EBN: I hear that fewer people who own homes expect that they will ever pay off their mortgages. If true, how does that affect things?

Munnell: I am distressed at the fact that people are increasingly entering retirement with significant debt. But we are a consumer society. The question is, has it really gotten a little worse, or much worse? I’m not convinced it’s gotten much worse.

EBN: Are you optimistic that defined contribution features like auto-enrollment will turn things around in terms of boosting retirement income security?

Munnell: From the data I look at, less than half of people covered by these 401(k) plans are being auto-enrolled; this idea has not caught on to the extent that you would have thought. But it’s the only way to keep participation up. Also, auto-enrollment without auto-escalation starting from a reasonable deferral rate like 6% could be pernicious if you enroll people at low rates like 3%, and participants just stay there.

EBN: Should auto-enrollment with auto-escalation be federally mandated?

Munnell: Honestly, I don’t understand why Congress can’t pass a law requiring it. It seems we’ve gone about as far as we can go by cajoling participants. It’s true that some companies worry about the added cost to the company if they have to make more matching contributions if everybody’s suddenly in the plan. But it also means that your workers can actually retire when they get to retirement age, and that’s what you would like to have happen for, certainly for workers whose productivity declines.

EBN: If traditional retirement age workers don’t retire “on schedule” en masse, will that limit job opportunities for younger employees?

Munnell: It might look that way if you’re at a small company where one person’s decision not to retire from a senior position keeps someone else from getting that job. But I’m not very sympathetic to that argument; it’s linked in with the “lump of labor” theory that says there is only a fixed amount of work to go around. That idea has played a prominent role in Europe, and has lead to restrictive labor policies that have not worked out too well. Market economies are dynamic; if older people work longer, they have more buying power, fueling demand, stimulating the economy leading to the hiring of more people.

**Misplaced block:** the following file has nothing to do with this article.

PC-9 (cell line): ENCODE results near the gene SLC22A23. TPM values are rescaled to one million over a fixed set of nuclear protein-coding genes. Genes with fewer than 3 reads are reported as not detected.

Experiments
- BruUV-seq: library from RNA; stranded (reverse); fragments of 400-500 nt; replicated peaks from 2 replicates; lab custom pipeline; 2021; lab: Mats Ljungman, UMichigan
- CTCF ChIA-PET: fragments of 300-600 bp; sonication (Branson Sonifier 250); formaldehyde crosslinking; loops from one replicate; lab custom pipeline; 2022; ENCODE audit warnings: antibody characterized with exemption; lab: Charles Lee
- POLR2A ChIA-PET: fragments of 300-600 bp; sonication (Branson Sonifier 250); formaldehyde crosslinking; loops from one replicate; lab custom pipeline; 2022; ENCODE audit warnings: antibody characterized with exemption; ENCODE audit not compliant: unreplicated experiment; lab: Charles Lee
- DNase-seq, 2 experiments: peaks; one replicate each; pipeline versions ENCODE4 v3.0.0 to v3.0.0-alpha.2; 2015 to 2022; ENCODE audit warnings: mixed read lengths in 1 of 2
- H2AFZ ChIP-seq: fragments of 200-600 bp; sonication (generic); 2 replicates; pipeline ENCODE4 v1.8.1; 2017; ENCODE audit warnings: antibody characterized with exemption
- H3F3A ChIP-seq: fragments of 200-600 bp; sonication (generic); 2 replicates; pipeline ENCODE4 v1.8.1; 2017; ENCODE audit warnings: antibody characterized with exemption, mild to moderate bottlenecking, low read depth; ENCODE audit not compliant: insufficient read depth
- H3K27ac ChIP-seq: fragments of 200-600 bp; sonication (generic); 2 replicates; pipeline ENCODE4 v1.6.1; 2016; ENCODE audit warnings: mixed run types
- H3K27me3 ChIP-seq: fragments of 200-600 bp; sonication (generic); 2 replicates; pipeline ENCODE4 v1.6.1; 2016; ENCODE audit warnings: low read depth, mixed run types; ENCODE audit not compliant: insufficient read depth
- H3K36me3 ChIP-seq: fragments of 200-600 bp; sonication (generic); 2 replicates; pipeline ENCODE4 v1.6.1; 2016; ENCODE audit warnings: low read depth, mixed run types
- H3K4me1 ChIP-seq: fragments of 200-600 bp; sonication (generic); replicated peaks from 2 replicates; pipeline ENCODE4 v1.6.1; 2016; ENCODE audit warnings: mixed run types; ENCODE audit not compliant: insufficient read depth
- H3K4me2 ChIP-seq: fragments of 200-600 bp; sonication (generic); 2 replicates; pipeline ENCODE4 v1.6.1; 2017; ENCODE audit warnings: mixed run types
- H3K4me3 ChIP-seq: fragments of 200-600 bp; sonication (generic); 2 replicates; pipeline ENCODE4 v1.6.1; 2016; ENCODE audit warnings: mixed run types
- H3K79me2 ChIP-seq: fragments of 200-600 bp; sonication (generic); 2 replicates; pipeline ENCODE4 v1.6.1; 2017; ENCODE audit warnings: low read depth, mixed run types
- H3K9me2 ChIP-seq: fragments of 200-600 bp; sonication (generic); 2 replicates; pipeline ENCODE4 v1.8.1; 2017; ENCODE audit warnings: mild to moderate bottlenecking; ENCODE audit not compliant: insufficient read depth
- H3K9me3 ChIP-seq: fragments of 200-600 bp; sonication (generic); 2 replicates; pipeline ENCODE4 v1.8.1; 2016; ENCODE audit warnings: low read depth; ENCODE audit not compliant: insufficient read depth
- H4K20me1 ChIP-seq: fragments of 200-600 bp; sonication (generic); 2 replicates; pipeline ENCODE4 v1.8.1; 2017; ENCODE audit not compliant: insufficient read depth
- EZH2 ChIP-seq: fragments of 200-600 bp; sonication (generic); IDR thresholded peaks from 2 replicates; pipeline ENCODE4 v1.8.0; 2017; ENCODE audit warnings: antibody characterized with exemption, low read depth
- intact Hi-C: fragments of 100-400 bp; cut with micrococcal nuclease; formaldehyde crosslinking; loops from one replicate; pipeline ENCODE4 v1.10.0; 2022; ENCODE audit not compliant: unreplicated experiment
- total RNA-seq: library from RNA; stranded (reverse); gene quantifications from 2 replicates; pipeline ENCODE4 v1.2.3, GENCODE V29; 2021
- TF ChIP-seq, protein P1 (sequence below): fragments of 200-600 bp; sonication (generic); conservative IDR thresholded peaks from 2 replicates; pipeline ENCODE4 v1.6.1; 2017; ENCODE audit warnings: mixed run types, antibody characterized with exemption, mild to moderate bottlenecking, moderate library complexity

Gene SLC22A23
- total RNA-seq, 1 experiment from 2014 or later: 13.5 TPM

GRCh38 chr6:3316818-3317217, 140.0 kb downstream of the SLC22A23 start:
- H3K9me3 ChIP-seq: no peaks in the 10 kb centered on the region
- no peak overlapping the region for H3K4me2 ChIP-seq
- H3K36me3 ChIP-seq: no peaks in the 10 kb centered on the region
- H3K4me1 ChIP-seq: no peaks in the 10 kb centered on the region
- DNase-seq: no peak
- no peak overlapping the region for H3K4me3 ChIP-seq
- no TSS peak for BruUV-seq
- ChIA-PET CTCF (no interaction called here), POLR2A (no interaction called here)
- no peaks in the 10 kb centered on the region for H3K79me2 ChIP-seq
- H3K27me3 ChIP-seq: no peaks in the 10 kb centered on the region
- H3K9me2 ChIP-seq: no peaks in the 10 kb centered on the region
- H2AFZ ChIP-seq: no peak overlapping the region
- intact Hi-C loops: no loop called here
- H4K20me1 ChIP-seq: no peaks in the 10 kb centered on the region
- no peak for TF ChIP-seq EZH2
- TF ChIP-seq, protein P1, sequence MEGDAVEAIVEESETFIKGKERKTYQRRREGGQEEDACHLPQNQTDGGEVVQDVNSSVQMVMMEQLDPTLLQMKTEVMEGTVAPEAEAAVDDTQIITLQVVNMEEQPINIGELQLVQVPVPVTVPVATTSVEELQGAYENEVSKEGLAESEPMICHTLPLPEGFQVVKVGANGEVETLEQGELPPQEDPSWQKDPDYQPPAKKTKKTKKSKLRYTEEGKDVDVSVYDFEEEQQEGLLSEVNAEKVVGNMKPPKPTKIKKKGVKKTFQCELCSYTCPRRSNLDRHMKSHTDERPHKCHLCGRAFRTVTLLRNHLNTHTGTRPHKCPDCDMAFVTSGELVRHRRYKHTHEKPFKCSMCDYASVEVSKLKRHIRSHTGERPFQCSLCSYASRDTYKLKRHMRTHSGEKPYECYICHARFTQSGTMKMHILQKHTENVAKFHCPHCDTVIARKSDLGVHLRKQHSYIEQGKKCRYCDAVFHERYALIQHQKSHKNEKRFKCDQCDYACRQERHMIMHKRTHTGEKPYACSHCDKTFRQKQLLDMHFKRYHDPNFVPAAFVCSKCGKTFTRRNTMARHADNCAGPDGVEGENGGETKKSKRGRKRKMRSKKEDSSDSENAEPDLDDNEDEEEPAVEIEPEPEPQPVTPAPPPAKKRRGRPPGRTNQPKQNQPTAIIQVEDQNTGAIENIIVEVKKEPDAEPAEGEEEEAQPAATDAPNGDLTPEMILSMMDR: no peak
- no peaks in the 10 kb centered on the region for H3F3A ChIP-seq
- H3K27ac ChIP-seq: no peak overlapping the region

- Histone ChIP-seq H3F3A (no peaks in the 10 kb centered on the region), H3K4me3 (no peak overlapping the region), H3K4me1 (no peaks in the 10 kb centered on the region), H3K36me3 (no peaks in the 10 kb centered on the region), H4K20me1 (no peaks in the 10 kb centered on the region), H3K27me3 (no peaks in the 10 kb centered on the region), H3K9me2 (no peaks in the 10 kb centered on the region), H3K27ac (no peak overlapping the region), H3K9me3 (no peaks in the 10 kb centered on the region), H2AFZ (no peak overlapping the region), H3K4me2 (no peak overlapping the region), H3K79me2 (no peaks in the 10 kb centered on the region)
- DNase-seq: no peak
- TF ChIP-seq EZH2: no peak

EBN: But don’t you also favor having a mandatory retirement age?

Munnell: Yes, and it surprises people because of my views on related topics. But it actually helps older workers, because when employers know they won’t be put in a position of having to worry about an age discrimination charge, they will be much less reluctant to hire workers who are closer to that mandatory retirement age.

EBN: Do you think Congress would ever go along with that idea?

Munnell: Unfortunately, I don’t; I think it would be seen as a civil rights issue, although I believe it comes under a different heading. If you’re born female you’re female for your whole life, and if you’re born black you’re black for your whole life, but you’re not 65 for your whole life. I mean we all are 65 at some point, or 66 or 67, whatever you want to make that age at which it gives the employer the right to let someone go on the basis of age alone.

EBN: What about Congressional action on less controversial retirement issues?